Well-built framed homes can sustain severe damage with loss of most of the roof structure and/or some exterior walls. Most trees will be snapped or uprooted and power poles downed. Fallen trees and power poles will isolate residential areas. Power outages will last weeks to possibly months. Most of the area will be uninhabitable for weeks or months.

Category 5

Catastrophic damage will occur: 
A high percentage of framed homes will be destroyed, with total roof failure and wall collapse. Fallen trees and power poles will isolate residential areas. Power outages will last for weeks to possibly months. Most of the area will be uninhabitable for weeks or months.

Friday, 8 March 2013


A typhoon is a tropical cyclone (whirlwind) occurring in the western Pacific or Indian oceans.
The identical phenomena in the USA is called a  hurricans.

Wednesday, 6 March 2013

The Dutch landscape

The Dutch landscape consist of different landscapes
  • Dunes
  • Löss 
  • Peat
  • River - clay
  • Sand
  • Seaclay




Rivers clay


Sea clay

Geological time scale

The geological time scale is the geologic history of the planet from formation to the present. 

The geologic time scale is used by geologists, paleontologists, and other earth scientists to describe the timing and relationships between events that have occurred throughout Earth's history. 

The geologic time scale starts with large divisions of time called eons and is subdivided into successively smaller units of time based on dominant lifeforms, extinction events, even climate.  

Geological time scale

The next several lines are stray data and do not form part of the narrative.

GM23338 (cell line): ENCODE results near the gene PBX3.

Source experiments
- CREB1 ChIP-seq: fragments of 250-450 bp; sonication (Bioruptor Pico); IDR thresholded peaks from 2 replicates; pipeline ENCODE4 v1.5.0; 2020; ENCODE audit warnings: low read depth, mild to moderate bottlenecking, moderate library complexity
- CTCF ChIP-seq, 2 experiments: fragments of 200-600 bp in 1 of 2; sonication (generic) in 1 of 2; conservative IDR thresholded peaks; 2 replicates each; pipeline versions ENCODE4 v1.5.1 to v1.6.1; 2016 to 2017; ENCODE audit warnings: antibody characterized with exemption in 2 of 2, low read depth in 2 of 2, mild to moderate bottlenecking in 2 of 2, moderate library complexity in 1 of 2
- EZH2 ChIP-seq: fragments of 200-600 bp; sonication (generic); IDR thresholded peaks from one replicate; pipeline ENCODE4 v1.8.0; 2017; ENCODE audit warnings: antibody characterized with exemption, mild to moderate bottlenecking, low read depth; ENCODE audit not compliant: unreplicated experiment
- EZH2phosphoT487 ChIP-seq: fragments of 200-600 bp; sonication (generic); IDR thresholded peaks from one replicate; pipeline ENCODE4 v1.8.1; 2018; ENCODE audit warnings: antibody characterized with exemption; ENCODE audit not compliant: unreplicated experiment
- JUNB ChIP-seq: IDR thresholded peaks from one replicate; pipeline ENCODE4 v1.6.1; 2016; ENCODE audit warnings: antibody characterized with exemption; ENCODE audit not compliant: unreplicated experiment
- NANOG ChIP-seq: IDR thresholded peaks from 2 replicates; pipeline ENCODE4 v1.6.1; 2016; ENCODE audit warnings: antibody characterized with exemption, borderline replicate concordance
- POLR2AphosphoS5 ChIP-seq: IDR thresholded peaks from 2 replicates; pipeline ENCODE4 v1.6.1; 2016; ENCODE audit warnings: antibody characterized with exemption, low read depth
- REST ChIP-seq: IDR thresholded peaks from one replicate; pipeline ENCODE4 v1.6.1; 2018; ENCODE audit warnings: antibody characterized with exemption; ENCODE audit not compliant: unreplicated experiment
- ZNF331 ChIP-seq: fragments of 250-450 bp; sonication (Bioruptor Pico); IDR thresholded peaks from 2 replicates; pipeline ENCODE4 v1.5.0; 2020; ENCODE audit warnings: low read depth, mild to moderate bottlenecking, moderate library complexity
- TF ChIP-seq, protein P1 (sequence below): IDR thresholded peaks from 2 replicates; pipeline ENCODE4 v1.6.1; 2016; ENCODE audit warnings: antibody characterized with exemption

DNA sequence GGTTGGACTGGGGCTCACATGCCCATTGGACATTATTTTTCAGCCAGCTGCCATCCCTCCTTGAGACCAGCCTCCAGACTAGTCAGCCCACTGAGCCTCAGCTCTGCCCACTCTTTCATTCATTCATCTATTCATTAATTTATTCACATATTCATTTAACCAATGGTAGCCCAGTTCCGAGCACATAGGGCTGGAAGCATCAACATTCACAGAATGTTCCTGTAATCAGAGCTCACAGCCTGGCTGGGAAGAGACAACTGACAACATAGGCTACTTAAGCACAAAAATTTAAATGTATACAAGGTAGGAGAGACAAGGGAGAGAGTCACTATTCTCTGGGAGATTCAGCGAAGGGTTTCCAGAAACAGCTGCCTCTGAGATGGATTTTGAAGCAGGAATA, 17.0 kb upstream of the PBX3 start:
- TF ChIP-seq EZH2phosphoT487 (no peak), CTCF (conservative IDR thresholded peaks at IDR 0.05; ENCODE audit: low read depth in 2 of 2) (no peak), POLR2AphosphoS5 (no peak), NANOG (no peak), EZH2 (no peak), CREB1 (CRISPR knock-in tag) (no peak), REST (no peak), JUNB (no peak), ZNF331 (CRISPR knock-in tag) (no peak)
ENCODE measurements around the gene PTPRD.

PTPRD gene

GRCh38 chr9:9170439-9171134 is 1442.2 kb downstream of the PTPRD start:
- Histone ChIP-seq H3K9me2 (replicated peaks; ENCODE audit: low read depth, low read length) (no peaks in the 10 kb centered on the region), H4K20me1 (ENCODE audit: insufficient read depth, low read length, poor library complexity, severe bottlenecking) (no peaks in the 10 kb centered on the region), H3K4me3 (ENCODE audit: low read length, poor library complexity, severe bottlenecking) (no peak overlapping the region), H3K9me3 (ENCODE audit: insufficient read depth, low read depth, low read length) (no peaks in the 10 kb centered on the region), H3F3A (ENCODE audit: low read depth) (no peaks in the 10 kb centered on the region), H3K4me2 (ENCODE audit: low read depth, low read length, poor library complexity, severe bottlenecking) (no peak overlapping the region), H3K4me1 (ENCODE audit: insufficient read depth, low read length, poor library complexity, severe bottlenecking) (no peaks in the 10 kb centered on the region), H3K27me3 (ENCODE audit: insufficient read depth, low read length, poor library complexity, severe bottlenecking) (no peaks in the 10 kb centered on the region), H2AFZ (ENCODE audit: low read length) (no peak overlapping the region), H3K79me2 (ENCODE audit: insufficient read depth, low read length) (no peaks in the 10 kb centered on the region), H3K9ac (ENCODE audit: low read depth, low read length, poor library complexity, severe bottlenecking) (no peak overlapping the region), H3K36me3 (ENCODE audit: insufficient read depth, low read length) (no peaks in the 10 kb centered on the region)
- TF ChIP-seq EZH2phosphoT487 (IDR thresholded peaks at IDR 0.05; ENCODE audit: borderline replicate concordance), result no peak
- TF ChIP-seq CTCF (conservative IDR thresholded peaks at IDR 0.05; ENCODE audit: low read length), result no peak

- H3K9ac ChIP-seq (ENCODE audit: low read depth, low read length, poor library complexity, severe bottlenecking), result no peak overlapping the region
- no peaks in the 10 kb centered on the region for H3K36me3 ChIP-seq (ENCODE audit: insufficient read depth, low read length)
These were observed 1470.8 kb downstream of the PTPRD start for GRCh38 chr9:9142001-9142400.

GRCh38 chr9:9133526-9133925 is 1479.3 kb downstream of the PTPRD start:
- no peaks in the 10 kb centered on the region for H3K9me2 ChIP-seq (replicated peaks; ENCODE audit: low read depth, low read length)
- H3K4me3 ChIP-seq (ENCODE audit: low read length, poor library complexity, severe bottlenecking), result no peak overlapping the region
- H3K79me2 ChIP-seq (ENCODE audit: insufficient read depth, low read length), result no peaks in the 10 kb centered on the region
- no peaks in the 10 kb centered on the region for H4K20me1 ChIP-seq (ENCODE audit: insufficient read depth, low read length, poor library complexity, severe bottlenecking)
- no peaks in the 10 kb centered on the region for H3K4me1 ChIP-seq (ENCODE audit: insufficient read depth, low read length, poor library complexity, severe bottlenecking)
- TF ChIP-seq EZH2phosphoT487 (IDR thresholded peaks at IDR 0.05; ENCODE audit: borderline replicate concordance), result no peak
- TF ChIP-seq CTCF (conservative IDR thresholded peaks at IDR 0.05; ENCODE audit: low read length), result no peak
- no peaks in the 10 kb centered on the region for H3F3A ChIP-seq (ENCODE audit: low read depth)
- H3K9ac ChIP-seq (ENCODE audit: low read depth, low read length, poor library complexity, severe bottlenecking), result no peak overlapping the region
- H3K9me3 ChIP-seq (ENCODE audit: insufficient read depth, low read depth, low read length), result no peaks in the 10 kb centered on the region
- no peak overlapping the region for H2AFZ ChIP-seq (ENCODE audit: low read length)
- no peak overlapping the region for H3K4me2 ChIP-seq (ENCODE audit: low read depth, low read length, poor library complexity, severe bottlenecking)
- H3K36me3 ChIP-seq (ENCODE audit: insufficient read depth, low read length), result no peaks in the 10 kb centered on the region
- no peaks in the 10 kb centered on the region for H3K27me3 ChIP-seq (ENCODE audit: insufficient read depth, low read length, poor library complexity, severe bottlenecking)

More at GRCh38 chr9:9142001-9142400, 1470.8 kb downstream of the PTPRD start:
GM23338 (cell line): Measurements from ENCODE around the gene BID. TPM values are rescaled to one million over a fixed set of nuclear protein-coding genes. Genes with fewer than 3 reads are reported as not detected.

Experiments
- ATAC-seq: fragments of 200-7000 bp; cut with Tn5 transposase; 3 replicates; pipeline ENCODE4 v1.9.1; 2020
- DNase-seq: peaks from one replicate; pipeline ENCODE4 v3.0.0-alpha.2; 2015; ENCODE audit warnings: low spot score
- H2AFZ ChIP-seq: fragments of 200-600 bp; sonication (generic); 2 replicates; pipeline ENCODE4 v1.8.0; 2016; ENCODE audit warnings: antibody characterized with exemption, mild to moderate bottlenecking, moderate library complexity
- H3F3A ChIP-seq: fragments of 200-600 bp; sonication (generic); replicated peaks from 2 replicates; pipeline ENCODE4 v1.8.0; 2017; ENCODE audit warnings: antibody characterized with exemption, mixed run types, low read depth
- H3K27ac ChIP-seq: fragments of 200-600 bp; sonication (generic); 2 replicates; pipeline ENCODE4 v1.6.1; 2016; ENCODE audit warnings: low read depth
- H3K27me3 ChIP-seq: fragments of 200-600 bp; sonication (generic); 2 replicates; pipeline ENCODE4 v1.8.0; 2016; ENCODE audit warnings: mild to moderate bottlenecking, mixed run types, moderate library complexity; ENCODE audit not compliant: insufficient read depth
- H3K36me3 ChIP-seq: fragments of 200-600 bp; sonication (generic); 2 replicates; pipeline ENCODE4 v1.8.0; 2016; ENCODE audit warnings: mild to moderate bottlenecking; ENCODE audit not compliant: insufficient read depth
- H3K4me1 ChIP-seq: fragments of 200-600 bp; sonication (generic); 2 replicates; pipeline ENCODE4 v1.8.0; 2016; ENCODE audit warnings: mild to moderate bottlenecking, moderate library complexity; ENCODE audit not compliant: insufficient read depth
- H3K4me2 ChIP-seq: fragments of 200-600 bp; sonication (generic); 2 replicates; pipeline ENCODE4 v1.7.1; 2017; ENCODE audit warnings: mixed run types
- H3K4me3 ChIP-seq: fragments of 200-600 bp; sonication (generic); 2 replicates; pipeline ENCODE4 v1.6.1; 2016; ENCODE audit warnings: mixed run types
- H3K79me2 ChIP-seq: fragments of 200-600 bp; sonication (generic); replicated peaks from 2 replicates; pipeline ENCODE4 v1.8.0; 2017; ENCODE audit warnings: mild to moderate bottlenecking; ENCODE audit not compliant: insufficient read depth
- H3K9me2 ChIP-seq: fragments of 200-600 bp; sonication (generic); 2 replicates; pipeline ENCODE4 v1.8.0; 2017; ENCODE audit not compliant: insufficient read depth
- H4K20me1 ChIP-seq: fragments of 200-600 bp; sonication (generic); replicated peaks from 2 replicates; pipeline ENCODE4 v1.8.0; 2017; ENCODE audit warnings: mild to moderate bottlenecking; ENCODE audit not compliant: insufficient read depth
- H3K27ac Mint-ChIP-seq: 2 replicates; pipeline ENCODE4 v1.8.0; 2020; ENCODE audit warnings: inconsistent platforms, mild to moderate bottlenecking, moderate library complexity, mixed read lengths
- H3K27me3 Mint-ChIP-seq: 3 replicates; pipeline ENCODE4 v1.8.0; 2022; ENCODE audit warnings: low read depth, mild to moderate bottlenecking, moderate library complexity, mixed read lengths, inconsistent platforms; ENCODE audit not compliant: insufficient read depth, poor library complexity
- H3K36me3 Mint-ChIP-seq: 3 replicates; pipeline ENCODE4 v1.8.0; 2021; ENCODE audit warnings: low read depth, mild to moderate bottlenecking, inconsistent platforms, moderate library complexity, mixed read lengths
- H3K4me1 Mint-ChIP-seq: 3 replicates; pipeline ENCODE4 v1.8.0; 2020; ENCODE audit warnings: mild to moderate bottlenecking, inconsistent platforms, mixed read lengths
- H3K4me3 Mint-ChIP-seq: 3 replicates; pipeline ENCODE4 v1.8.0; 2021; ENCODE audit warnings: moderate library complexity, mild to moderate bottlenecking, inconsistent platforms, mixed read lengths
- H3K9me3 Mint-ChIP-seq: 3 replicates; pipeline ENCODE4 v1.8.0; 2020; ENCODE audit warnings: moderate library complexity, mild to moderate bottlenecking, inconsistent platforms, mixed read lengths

Quaternary period
Holocene epoch
10,000 years

Pleistocene epoch
1.8 million years

Tertiary period

65.5 million years


252 million years


542 million years


4.6 billion years

Friday, 1 March 2013

Number of inhabitants per continent

The next schedule shows the number of inhabitants per continent (2011).

          population in millions    proportion
Asia 4216 60 %
Africa 1072 15 %
Europe 740 11 %
South America 585 8 %
North America 344 5 %
Australasia 39 1 %
Antartica 0 0 %
World 6996 100 %

War on drugs

War on Drugs is a campaign undertaken by the United States government to stop the production of illegal drugs in Latin America. This initiative includes a set of drug policies of the United States that are intended to discourage the production, distribution, and consumption of illegal drugs.

By spraying the drugs crops (coca plants) with agricultural pesticides (using airplanes) and by destroying the coca plants. The United States also supports the Colombian government with money, satellite pictures and (military) aircrafts.

Coca bushes in Columbia.